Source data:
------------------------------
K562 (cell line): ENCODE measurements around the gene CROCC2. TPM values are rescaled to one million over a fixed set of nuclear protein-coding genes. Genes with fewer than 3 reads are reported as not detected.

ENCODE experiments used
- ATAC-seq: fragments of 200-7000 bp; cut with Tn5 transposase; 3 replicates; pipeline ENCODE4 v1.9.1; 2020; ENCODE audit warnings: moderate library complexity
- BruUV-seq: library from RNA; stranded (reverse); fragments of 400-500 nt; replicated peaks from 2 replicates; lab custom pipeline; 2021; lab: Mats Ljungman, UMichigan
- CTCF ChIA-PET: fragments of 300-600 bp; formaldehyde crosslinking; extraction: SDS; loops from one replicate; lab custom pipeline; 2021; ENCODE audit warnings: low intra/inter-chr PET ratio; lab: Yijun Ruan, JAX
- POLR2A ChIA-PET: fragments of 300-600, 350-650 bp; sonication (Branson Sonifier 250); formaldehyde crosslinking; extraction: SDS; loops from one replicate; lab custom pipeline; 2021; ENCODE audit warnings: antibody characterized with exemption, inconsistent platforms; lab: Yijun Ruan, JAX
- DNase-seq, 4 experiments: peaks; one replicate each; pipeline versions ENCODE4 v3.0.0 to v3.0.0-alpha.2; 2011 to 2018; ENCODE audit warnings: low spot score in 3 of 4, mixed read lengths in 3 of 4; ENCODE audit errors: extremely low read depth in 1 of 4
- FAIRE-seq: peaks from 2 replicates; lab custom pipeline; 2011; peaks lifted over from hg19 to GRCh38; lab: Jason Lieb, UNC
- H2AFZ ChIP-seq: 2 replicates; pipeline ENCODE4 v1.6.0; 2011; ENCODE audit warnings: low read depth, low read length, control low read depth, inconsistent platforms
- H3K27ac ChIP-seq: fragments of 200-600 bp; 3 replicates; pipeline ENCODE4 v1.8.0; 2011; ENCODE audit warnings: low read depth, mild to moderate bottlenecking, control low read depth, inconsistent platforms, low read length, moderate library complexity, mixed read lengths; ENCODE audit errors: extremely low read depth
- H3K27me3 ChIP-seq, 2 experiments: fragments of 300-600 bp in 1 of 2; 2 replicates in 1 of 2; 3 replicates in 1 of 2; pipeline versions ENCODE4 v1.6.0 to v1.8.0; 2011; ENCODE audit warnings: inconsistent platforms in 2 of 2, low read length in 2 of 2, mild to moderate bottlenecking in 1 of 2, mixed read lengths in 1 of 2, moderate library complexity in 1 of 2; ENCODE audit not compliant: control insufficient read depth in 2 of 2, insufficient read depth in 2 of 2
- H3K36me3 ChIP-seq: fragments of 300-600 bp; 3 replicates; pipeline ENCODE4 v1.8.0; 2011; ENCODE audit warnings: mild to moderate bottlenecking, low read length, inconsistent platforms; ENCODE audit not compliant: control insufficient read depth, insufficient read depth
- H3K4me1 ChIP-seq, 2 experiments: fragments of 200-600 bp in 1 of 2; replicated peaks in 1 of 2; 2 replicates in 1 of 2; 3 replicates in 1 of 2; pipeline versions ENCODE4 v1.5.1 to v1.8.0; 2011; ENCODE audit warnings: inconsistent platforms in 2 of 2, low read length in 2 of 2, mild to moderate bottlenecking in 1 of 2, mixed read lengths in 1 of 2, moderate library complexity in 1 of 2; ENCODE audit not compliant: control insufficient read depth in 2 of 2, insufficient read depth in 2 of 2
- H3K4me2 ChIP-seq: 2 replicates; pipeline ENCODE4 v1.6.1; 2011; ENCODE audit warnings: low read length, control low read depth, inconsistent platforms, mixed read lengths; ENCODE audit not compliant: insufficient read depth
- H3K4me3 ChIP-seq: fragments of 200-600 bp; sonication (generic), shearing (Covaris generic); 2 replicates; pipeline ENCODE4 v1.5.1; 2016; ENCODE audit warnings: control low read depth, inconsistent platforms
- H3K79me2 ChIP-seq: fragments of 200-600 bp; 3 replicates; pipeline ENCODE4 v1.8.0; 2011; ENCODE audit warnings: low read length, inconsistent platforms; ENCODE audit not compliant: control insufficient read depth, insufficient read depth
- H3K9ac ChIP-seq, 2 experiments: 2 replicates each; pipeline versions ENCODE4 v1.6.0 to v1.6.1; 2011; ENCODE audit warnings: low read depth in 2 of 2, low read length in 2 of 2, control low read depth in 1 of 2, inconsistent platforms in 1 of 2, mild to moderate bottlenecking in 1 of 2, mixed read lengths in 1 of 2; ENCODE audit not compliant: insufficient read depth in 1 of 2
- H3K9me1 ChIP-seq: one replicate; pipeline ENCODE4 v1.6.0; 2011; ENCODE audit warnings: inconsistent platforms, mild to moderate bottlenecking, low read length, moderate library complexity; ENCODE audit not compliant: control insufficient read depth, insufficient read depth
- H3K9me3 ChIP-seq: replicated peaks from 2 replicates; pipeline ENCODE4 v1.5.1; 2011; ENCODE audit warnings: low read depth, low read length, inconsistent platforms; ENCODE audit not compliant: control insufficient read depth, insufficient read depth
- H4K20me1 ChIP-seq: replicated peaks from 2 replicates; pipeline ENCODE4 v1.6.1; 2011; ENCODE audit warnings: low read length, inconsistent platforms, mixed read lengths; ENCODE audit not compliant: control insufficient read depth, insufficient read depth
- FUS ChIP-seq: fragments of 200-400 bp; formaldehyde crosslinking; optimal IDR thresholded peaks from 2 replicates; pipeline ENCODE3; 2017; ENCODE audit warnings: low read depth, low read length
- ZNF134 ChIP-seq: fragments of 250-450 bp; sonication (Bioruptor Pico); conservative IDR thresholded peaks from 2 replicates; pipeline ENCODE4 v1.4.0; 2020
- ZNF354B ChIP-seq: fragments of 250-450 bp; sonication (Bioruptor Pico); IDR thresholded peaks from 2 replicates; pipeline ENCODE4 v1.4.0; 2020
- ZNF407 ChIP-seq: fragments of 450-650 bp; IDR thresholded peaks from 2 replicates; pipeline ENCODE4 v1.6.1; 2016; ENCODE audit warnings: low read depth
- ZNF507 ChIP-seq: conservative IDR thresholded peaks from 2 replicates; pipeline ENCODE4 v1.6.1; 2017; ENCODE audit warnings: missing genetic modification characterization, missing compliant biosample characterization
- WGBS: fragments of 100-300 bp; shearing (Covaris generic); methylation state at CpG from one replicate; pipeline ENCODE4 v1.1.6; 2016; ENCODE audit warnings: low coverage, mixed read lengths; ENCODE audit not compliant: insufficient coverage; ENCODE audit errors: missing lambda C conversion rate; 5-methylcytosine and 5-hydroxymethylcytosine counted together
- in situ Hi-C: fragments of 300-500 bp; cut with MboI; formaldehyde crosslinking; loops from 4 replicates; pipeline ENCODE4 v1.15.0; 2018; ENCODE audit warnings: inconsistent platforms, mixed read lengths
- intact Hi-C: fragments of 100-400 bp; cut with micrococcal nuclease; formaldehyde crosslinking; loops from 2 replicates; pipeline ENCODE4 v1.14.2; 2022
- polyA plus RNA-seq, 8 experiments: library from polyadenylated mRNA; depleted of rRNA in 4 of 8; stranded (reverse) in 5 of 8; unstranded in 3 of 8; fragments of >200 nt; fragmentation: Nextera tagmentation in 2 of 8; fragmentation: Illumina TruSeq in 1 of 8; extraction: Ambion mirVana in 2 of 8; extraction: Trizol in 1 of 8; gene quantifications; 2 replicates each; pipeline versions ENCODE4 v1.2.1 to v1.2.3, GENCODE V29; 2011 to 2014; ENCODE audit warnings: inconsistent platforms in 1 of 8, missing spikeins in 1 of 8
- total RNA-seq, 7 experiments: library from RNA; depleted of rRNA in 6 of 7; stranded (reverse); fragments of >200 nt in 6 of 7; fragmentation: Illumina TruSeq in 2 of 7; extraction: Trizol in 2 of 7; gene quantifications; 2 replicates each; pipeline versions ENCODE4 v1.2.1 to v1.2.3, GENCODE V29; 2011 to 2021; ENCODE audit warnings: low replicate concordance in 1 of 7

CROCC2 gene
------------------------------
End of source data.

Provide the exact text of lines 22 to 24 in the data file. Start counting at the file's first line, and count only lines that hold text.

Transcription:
- ZNF134 ChIP-seq: fragments of 250-450 bp; sonication (Bioruptor Pico); conservative IDR thresholded peaks from 2 replicates; pipeline ENCODE4 v1.4.0; 2020
- ZNF354B ChIP-seq: fragments of 250-450 bp; sonication (Bioruptor Pico); IDR thresholded peaks from 2 replicates; pipeline ENCODE4 v1.4.0; 2020
- ZNF407 ChIP-seq: fragments of 450-650 bp; IDR thresholded peaks from 2 replicates; pipeline ENCODE4 v1.6.1; 2016; ENCODE audit warnings: low read depth